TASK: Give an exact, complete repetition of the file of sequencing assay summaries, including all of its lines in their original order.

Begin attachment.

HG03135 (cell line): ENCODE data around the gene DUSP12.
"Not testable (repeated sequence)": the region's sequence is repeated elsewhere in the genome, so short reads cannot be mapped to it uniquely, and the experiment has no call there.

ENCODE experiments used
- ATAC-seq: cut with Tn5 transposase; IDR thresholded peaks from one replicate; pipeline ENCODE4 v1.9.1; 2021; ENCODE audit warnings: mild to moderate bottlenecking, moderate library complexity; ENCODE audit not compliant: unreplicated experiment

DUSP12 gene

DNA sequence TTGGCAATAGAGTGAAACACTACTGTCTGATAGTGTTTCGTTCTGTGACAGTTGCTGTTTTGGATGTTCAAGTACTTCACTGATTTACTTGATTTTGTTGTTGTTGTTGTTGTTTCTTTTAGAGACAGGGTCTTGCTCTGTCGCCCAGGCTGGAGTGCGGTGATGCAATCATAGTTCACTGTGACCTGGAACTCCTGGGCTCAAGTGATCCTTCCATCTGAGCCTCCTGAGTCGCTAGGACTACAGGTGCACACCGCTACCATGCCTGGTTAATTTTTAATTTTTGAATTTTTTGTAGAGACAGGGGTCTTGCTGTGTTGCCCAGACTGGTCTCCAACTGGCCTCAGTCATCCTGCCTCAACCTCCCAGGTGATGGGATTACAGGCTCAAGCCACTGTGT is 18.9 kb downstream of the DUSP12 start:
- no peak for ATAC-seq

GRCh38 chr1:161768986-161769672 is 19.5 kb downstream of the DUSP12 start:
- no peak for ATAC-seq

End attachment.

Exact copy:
HG03135 (cell line): ENCODE data around the gene DUSP12.
"Not testable (repeated sequence)": the region's sequence is repeated elsewhere in the genome, so short reads cannot be mapped to it uniquely, and the experiment has no call there.

ENCODE experiments used
- ATAC-seq: cut with Tn5 transposase; IDR thresholded peaks from one replicate; pipeline ENCODE4 v1.9.1; 2021; ENCODE audit warnings: mild to moderate bottlenecking, moderate library complexity; ENCODE audit not compliant: unreplicated experiment

DUSP12 gene

DNA sequence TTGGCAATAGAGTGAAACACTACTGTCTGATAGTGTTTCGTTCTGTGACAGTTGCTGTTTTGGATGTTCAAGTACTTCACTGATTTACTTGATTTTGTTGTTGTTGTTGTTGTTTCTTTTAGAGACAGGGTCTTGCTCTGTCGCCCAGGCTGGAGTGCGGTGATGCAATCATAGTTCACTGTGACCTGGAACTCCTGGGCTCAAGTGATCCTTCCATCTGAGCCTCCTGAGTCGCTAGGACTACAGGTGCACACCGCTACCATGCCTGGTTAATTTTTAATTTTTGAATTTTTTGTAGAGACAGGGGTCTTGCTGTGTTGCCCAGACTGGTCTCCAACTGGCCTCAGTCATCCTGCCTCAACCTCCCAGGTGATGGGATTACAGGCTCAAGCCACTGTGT is 18.9 kb downstream of the DUSP12 start:
- no peak for ATAC-seq

GRCh38 chr1:161768986-161769672 is 19.5 kb downstream of the DUSP12 start:
- no peak for ATAC-seq